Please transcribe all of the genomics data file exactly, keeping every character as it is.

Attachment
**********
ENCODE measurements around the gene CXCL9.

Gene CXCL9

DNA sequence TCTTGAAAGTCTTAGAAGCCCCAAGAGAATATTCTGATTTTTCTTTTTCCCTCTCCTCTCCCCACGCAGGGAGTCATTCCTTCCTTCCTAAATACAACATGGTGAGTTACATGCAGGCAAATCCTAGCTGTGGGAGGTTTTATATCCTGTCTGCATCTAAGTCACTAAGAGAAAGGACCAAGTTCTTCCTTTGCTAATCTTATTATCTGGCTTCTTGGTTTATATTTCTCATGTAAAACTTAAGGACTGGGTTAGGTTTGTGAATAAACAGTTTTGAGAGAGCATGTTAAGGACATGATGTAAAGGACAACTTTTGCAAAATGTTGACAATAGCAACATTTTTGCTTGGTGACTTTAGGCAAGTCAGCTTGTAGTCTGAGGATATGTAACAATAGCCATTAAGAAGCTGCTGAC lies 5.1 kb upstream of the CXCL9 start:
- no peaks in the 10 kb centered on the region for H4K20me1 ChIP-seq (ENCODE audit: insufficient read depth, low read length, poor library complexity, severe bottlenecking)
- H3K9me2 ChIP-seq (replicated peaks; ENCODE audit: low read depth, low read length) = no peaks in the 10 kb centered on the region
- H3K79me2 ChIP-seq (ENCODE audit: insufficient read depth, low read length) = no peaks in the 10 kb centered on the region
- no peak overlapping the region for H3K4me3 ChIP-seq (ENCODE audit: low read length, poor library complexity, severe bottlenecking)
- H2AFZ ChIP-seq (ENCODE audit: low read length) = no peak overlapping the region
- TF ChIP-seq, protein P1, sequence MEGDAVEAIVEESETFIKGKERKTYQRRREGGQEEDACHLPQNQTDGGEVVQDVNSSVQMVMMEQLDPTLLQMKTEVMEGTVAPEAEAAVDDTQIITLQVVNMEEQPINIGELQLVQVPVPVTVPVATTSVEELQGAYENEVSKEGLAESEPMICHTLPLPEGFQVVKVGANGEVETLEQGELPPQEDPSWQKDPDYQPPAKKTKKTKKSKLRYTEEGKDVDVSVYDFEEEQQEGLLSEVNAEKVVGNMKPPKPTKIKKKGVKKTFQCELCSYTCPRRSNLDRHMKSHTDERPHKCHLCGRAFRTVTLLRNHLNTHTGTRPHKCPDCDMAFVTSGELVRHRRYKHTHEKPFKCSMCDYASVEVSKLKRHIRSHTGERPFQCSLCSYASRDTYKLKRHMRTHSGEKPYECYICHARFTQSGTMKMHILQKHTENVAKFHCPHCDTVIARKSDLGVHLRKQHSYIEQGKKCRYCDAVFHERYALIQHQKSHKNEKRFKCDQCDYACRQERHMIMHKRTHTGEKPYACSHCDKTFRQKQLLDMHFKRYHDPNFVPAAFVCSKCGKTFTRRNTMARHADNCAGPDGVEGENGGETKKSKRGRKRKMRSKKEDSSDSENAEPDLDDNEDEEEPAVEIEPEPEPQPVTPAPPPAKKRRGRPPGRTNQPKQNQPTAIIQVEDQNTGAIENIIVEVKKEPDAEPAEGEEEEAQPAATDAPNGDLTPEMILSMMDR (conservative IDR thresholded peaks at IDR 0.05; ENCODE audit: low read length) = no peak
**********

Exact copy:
ENCODE measurements around the gene CXCL9.

Gene CXCL9

DNA sequence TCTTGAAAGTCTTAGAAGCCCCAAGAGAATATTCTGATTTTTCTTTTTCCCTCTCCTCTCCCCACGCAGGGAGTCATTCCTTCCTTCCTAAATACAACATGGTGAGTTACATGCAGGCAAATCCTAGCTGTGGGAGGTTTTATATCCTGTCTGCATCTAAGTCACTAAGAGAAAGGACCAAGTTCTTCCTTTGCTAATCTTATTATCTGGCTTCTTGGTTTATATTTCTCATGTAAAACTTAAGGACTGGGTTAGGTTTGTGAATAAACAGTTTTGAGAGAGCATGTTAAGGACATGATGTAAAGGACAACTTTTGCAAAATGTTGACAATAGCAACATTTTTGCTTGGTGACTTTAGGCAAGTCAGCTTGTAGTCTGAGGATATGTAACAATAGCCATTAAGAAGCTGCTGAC lies 5.1 kb upstream of the CXCL9 start:
- no peaks in the 10 kb centered on the region for H4K20me1 ChIP-seq (ENCODE audit: insufficient read depth, low read length, poor library complexity, severe bottlenecking)
- H3K9me2 ChIP-seq (replicated peaks; ENCODE audit: low read depth, low read length) = no peaks in the 10 kb centered on the region
- H3K79me2 ChIP-seq (ENCODE audit: insufficient read depth, low read length) = no peaks in the 10 kb centered on the region
- no peak overlapping the region for H3K4me3 ChIP-seq (ENCODE audit: low read length, poor library complexity, severe bottlenecking)
- H2AFZ ChIP-seq (ENCODE audit: low read length) = no peak overlapping the region
- TF ChIP-seq, protein P1, sequence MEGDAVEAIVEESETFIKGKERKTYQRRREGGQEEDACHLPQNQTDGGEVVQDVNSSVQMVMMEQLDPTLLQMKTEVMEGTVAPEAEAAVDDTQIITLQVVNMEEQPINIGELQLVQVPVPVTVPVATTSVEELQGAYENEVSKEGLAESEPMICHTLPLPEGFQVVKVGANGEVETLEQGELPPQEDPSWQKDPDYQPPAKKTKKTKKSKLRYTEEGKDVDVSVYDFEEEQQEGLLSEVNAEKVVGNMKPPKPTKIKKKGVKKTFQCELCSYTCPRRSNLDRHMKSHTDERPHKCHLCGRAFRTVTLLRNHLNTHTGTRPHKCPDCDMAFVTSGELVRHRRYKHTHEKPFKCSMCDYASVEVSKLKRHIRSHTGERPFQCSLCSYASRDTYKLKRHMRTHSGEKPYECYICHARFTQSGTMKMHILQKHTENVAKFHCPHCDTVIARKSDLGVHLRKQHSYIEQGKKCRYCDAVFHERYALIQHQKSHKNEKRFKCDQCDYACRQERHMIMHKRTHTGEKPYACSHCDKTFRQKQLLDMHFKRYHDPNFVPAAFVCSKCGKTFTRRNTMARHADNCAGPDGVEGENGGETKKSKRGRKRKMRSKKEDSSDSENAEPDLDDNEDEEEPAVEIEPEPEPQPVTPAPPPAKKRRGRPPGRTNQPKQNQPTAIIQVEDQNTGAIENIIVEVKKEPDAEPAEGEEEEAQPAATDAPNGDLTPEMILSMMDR (conservative IDR thresholded peaks at IDR 0.05; ENCODE audit: low read length) = no peak